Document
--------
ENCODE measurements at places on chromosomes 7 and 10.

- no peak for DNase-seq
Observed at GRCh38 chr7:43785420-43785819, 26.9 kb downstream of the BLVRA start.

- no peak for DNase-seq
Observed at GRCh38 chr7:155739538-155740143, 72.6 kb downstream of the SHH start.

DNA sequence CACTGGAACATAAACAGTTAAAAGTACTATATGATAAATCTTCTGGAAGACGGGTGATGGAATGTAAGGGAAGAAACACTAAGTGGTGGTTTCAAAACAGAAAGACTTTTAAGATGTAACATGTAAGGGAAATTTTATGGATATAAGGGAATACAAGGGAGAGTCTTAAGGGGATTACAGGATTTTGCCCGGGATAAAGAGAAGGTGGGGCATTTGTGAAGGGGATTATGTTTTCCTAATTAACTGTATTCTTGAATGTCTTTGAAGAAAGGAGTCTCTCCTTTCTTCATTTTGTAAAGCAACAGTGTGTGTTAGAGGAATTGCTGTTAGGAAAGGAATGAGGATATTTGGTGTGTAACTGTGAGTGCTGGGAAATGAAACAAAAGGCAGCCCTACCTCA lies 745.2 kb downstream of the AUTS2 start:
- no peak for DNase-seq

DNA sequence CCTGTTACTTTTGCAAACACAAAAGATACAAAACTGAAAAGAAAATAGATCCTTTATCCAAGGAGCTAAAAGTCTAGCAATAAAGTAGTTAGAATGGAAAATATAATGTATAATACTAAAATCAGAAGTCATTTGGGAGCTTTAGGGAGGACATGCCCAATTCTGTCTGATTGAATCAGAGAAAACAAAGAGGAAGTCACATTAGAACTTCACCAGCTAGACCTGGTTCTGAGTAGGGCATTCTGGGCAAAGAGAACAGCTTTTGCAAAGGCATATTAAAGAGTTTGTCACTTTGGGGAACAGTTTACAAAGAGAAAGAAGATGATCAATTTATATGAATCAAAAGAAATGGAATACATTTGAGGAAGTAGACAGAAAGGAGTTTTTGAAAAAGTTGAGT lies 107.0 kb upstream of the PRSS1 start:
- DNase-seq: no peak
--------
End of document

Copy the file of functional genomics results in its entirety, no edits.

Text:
ENCODE measurements at places on chromosomes 7 and 10.

- no peak for DNase-seq
Observed at GRCh38 chr7:43785420-43785819, 26.9 kb downstream of the BLVRA start.

- no peak for DNase-seq
Observed at GRCh38 chr7:155739538-155740143, 72.6 kb downstream of the SHH start.

DNA sequence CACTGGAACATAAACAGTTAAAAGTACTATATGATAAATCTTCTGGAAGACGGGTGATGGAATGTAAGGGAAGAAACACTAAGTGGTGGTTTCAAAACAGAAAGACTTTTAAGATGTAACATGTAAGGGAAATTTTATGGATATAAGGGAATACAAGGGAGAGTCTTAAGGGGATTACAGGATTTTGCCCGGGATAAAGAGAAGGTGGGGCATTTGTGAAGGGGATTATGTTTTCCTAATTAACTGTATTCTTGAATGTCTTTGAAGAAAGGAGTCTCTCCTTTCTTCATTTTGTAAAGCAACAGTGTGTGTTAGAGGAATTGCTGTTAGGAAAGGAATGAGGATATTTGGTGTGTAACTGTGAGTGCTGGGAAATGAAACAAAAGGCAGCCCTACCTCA lies 745.2 kb downstream of the AUTS2 start:
- no peak for DNase-seq

DNA sequence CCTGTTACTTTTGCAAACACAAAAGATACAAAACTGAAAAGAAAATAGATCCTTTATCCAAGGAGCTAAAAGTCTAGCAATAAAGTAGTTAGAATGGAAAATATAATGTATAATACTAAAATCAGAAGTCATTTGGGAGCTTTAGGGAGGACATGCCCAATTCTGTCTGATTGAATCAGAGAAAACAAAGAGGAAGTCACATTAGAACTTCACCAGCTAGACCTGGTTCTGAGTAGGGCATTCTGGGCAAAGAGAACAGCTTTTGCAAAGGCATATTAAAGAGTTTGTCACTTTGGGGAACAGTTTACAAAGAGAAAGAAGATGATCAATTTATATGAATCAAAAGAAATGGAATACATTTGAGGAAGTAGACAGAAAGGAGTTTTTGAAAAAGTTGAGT lies 107.0 kb upstream of the PRSS1 start:
- DNase-seq: no peak